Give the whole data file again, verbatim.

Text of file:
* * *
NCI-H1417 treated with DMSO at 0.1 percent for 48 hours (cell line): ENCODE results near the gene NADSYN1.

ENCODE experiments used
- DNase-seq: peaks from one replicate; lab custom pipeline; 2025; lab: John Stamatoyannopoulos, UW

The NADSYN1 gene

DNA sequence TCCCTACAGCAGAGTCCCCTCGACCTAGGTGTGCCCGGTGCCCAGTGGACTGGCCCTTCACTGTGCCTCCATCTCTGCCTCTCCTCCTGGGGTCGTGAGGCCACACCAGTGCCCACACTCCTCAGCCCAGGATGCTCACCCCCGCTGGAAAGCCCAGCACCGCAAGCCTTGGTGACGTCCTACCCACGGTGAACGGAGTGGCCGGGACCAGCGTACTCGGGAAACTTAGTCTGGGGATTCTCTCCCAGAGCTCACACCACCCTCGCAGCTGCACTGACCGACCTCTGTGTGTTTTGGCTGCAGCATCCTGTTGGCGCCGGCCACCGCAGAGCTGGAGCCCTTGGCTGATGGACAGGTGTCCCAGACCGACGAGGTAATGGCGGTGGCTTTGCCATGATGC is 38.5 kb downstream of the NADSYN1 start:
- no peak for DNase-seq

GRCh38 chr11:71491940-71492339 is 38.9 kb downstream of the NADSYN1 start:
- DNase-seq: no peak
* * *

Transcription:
NCI-H1417 treated with DMSO at 0.1 percent for 48 hours (cell line): ENCODE results near the gene NADSYN1.

ENCODE experiments used
- DNase-seq: peaks from one replicate; lab custom pipeline; 2025; lab: John Stamatoyannopoulos, UW

The NADSYN1 gene

DNA sequence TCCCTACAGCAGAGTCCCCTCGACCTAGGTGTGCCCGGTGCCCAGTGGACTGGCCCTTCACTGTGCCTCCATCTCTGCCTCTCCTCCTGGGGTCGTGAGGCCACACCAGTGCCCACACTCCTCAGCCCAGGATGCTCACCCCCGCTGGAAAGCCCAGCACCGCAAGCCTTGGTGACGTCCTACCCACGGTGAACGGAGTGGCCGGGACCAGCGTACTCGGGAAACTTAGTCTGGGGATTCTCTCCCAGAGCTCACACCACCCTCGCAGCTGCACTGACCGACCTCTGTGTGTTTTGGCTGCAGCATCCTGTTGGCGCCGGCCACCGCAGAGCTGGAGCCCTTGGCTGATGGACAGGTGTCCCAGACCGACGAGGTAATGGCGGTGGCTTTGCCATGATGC is 38.5 kb downstream of the NADSYN1 start:
- no peak for DNase-seq

GRCh38 chr11:71491940-71492339 is 38.9 kb downstream of the NADSYN1 start:
- DNase-seq: no peak